Paul Reidy posted photos from the scene on his Facebook account. I’m surprised there’s anything left to burn there as it’s been set alight multiple times in the past. The place should be demolished and something productive done with the site.

Here’s a video from someone who was going to film it for a Cork history video.

Categories
Ireland

Voice Over LTE is on now

My wife and I both noticed a new “VO LTE1” icon next to the 4G symbol on our phones this morning.

Apparently that’s Voice Over LTE.

Voice over Long-Term Evolution (VoLTE) is an LTE high-speed wireless communication standard for mobile phones and data terminals, including Internet of things (IoT) devices and wearables. VoLTE has up to three times more voice and data capacity than older 3GUMTS and up to six times more than 2GGSM. It uses less bandwidth because VoLTE’s packet headers are smaller than those of unoptimized VoIP/LTE.[1] VoLTE calls are usually charged at the same rate as other calls.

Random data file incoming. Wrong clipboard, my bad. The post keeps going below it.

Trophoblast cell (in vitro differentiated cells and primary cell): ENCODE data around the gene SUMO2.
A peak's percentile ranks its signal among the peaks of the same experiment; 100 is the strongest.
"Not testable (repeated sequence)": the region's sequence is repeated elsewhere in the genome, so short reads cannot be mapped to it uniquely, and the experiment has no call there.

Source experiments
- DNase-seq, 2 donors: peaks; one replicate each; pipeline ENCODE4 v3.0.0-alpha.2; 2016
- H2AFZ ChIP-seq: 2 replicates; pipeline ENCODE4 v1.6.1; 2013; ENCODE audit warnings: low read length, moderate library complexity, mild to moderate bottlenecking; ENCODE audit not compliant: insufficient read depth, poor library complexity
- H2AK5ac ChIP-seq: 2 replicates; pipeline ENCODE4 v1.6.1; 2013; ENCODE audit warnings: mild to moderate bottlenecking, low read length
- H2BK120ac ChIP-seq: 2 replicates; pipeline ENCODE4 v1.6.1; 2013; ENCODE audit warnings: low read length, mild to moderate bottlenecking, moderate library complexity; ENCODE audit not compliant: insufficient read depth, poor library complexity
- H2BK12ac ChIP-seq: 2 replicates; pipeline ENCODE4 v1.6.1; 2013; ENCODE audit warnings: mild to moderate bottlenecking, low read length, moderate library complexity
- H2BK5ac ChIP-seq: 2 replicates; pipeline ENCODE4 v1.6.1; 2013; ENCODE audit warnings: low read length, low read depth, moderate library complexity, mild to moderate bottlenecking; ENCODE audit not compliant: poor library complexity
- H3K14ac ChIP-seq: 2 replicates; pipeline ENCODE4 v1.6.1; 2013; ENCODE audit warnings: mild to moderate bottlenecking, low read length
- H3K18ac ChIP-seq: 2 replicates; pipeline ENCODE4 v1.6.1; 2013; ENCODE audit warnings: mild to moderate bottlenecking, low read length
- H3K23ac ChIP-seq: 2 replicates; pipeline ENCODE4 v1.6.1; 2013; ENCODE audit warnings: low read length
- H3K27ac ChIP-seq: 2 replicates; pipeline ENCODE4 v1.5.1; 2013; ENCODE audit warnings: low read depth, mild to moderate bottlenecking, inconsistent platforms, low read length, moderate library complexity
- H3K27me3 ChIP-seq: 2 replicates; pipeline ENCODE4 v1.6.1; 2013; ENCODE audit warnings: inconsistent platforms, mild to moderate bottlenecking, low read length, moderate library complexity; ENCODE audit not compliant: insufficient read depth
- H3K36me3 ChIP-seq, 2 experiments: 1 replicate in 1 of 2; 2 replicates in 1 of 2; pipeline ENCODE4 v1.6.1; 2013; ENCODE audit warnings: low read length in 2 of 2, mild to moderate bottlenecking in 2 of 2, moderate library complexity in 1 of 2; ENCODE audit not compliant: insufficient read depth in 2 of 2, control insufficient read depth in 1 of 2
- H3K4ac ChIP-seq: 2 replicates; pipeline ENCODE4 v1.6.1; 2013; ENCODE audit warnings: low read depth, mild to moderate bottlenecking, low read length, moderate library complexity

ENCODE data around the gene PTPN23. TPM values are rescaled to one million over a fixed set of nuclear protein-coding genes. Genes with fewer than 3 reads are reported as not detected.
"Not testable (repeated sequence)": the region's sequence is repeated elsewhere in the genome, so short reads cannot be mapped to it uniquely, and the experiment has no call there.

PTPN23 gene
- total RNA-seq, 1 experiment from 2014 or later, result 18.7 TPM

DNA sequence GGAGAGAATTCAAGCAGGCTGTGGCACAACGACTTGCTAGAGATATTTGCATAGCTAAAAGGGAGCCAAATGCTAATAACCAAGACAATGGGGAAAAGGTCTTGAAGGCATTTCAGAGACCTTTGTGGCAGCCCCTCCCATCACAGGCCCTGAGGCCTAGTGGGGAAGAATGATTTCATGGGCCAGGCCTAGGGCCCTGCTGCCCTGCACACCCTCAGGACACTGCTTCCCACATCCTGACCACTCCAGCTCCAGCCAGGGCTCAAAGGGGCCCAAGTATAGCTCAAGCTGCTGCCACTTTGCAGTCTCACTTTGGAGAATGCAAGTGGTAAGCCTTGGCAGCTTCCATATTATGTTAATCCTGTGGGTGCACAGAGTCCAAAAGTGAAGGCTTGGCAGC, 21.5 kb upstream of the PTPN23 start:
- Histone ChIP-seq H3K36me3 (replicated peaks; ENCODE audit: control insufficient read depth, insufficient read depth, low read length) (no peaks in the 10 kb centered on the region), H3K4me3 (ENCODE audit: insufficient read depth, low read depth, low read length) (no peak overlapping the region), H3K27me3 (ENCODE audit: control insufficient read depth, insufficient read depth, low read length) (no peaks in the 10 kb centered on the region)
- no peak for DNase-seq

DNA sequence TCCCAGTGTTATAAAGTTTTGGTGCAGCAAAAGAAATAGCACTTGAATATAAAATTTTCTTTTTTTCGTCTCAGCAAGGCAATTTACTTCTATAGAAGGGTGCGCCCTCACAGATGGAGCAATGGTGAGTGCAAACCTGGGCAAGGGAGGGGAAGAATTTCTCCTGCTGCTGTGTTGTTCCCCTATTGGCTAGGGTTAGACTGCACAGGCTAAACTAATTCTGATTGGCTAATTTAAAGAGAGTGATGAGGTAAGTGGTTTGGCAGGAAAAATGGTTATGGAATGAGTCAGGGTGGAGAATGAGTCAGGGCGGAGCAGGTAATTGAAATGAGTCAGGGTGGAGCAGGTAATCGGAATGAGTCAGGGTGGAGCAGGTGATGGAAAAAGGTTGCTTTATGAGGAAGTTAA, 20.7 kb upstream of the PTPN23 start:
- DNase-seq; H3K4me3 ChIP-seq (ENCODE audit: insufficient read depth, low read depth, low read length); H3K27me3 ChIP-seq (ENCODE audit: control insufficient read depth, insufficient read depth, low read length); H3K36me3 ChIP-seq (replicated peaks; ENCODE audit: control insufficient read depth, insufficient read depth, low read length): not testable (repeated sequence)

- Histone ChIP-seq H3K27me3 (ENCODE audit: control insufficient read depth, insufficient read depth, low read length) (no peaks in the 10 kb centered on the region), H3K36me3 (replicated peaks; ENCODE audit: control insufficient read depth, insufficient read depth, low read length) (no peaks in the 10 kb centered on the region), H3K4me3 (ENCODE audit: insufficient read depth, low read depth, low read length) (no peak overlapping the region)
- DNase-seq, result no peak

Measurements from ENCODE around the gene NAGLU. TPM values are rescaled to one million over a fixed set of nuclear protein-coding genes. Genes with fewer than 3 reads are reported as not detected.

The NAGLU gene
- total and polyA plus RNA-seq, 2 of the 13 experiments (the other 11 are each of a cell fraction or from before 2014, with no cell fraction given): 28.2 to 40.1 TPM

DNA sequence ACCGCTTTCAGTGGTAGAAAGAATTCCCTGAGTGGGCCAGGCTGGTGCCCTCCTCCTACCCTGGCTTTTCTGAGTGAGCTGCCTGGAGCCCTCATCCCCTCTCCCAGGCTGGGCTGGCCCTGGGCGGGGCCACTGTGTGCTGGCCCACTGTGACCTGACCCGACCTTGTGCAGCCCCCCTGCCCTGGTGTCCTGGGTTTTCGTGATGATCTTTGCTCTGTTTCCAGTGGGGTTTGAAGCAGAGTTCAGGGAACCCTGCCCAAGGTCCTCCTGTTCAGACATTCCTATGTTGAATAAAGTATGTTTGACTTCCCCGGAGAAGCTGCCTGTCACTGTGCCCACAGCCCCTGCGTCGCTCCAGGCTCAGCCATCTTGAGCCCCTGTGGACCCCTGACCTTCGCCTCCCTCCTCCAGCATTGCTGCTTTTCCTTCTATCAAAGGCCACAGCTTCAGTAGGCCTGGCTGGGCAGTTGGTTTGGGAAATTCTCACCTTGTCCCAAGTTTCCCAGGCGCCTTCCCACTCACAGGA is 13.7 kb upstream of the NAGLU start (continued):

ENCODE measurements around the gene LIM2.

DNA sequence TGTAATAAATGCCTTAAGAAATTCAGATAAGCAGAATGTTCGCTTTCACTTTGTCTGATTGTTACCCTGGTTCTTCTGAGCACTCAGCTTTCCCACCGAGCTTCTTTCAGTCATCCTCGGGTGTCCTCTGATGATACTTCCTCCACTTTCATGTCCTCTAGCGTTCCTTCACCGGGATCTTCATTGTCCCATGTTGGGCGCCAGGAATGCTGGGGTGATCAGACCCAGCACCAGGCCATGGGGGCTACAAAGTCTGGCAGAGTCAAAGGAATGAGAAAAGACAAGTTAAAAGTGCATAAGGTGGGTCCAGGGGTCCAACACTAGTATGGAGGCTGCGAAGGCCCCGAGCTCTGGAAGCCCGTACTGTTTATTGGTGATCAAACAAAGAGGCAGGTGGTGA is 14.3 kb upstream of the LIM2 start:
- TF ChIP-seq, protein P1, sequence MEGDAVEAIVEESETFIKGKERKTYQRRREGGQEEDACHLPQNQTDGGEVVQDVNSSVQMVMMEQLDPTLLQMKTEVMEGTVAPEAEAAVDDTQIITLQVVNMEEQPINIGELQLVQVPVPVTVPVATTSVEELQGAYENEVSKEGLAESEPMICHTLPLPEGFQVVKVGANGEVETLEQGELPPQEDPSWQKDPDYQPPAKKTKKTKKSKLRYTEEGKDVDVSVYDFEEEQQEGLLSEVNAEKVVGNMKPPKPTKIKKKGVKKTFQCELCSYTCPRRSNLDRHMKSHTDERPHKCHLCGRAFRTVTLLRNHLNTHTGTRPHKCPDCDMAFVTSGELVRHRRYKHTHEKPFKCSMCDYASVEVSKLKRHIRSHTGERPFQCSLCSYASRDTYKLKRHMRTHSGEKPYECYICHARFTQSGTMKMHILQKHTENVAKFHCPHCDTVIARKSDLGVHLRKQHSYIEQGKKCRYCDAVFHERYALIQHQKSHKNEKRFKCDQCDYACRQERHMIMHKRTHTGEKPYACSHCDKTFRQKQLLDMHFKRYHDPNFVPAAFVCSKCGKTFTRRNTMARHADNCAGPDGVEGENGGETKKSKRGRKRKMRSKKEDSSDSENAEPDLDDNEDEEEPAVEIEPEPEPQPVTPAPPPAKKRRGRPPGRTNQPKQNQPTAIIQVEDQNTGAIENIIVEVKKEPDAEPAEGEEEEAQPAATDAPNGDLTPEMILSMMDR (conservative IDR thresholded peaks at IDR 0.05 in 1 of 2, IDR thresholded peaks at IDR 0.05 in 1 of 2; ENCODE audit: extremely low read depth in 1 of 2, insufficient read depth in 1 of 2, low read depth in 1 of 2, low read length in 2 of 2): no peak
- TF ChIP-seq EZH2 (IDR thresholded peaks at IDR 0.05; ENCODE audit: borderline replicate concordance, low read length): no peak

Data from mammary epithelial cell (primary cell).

Wikipedia

So now you know if you see this icon too. Let’s hope Eir/Gomo aren’t planning on removing 3G support any time soon like Verizon in the US is. Reception can be patchy in many parts of the country.

Categories
Ireland

The devastating effects of Storm Eunice

The west coast of Ireland woke up to severe winds this morning as Storm Eunice hit the country. After a lull at 7am wind speeds picked up again and the trees behind my home were swaying alarmingly. Three roads out of Blarney have been blocked by falling trees already. Some who believe the storm isn’t that serious have commented that many of those trees were old trees with pre-existing conditions and they were going to fall anyway.